Business

Grow more ginger!

BY CAMILO THAME Business Co-ordinator thamec@jamaicaobserver.com

Wednesday, February 22, 2012    

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SALADA Foods Jamaica Limited is pushing for higher domestic ginger production to get its tea -- which it introduced into the local market last October — overseas.

The manufacturer, which for years was focused on coffee products, started an aggressive push for exports in 2011, which resulted in export volumes increasing by 35 per cent last year — primarily driven by increased sales to Asia and North America.

Salada's general manager, Julian Rodney, said that the amount of ginger available domestically doesn't accom-modate "significant export of the tea", but the company has started work with farmers and the agriculture ministry to increase planting of the condiment to meet Salada's "internal demand for the raw product".

The most recent data from the agriculture ministry showed a reduction in domestic ginger production in the first quarter of 2011 when compared to the same period the year before. Output fell from 272 tonnes in the first three months of 2010 to 238 tonnes in the corresponding period last year.

However, production has grown from 259 tonnes for the 2006 calendar year to 486 tonnes in 2010.

In the meantime, Salada is focusing on its readiness for a more regulated overseas market.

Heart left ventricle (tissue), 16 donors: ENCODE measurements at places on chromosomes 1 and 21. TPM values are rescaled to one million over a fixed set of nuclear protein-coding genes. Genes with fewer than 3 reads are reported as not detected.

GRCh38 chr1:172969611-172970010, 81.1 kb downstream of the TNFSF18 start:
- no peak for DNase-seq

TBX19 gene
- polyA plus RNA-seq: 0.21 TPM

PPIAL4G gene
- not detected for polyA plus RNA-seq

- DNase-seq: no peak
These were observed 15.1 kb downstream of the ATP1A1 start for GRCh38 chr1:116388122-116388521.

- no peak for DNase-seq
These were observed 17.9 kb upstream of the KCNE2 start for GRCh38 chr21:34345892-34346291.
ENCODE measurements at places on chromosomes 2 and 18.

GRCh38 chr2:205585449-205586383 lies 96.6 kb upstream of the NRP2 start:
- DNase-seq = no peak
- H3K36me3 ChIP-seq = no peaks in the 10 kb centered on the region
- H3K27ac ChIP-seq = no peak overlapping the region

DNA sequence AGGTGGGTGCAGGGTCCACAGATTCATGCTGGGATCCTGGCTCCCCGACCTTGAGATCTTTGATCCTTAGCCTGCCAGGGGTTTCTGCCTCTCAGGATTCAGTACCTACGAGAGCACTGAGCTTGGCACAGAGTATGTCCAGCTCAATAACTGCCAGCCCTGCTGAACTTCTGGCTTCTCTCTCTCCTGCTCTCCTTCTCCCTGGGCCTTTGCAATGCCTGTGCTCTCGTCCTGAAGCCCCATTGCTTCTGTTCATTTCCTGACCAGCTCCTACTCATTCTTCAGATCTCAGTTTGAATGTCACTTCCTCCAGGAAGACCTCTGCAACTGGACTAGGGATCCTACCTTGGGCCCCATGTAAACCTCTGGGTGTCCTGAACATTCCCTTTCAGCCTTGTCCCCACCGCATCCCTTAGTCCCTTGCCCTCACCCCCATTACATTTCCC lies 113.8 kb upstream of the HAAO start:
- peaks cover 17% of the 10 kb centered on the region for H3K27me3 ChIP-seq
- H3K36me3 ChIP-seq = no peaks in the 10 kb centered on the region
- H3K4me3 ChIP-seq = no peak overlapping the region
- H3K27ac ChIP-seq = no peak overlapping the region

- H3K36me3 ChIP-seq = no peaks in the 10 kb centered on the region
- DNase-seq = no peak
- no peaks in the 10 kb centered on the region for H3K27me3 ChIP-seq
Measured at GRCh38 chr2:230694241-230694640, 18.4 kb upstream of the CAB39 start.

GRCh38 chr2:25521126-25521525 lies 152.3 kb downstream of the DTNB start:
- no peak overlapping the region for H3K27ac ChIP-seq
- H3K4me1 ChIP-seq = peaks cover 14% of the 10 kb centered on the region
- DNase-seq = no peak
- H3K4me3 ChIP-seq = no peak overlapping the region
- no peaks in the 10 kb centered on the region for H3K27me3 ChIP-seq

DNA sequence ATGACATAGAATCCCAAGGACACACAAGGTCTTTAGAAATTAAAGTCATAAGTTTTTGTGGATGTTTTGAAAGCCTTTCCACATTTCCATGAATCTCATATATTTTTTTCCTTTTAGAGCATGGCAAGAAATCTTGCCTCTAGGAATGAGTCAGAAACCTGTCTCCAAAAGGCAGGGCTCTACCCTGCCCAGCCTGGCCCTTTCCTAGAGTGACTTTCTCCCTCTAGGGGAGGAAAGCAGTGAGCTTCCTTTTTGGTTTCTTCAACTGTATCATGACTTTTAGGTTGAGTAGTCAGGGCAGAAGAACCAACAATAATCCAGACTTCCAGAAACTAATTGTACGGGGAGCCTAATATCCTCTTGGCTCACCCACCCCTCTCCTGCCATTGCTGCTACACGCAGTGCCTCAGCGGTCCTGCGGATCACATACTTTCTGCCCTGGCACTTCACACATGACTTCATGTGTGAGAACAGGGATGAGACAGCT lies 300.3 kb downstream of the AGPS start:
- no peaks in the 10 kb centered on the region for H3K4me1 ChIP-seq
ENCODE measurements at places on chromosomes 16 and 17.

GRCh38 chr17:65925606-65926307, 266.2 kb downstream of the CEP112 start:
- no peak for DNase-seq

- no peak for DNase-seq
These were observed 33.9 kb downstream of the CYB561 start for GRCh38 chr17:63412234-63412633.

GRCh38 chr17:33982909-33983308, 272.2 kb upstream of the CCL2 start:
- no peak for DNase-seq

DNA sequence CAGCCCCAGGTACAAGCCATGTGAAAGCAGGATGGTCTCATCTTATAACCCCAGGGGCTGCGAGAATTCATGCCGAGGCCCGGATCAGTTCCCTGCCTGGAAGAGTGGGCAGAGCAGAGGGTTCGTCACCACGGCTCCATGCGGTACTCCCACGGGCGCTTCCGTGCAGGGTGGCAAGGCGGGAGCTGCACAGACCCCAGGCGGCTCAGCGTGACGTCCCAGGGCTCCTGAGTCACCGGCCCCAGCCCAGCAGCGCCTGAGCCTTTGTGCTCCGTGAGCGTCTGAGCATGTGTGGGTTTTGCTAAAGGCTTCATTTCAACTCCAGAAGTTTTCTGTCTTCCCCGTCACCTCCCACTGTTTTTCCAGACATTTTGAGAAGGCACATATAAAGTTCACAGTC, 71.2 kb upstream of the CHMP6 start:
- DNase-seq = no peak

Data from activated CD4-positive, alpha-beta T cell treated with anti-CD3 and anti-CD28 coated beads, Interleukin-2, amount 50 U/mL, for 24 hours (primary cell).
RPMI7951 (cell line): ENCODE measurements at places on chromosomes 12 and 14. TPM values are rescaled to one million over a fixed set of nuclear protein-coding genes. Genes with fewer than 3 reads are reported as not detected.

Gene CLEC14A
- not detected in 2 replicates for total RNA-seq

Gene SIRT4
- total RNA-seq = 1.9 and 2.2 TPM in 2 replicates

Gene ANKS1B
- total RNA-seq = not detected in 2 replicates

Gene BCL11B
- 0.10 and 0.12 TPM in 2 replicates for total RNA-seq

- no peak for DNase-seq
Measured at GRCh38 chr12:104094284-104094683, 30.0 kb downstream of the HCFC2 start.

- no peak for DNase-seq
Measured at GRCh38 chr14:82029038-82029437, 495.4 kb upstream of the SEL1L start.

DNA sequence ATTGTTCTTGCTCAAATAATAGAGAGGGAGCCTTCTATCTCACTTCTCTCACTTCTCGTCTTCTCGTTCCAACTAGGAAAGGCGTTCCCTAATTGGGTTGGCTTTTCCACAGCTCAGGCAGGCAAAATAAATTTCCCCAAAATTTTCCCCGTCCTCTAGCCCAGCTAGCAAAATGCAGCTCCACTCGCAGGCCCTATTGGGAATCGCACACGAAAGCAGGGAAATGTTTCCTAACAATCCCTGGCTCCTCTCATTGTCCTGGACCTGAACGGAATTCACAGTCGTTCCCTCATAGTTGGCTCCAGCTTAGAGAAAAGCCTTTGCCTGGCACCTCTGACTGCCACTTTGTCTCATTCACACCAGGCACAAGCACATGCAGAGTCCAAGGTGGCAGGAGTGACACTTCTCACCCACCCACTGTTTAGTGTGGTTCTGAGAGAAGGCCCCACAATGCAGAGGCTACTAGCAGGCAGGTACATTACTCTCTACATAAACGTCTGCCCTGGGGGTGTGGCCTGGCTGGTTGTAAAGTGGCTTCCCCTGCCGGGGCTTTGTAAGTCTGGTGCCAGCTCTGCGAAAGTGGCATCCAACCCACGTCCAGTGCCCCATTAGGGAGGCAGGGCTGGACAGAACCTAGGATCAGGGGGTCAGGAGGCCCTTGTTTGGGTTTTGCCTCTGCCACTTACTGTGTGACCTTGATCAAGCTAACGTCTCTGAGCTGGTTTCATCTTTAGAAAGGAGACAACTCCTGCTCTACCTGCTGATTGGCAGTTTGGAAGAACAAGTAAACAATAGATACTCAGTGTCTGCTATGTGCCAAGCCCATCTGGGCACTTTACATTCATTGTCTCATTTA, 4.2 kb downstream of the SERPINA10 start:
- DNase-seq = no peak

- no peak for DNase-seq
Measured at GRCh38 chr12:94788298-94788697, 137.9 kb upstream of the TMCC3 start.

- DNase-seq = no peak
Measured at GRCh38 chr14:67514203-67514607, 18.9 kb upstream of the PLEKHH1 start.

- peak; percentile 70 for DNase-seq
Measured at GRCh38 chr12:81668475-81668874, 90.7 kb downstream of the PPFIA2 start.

Rodney estimates that by the end of March, Salada's factory will be able to withstand an inspection by the US Food and Drug Administration (FDA) under new rules laid out under the Food Safety Modernisation Act (FSMA).

The FSMA, which was signed into law by President Obama on January 4, 2011, is touted as the most sweeping reform of US food safety laws in more than 70 years.

"It aims to ensure the US food supply is safe by shifting the focus from responding to contamination to preventing it," according to the FDA's website.

Salada plans to go a level above what is required.

"The Hazard Analysis Critical Control Point (HACCP) implementation will take 18 months," according to Rodney, who added that the process started last October. "By the start of 2013/14 (September 2013), we should start going for certification. HACCP is a level above required."

According to Salada's financial statements published last week, "HACCP is a quality management system which will enable the company to meet current and future require-ments for the export market".

The coffee and tea maker said that the HACCP implemen-tation helped increase administrative expenses by 19.8 per cent, from $17.2 million to $20.6 million.

Nevertheless, its net profit increased by 19.3 per cent to $19.2 million.

The increase resulted from price adjustments to align selling prices with increases in input costs during the prior year — sales revenue increased by 8.2 per cent, from $110.8 million to $119.9 million — and improved efficiencies in the production process as well as a $1.3 million, or 19.4 per cent decrease in selling and promotional expenses.

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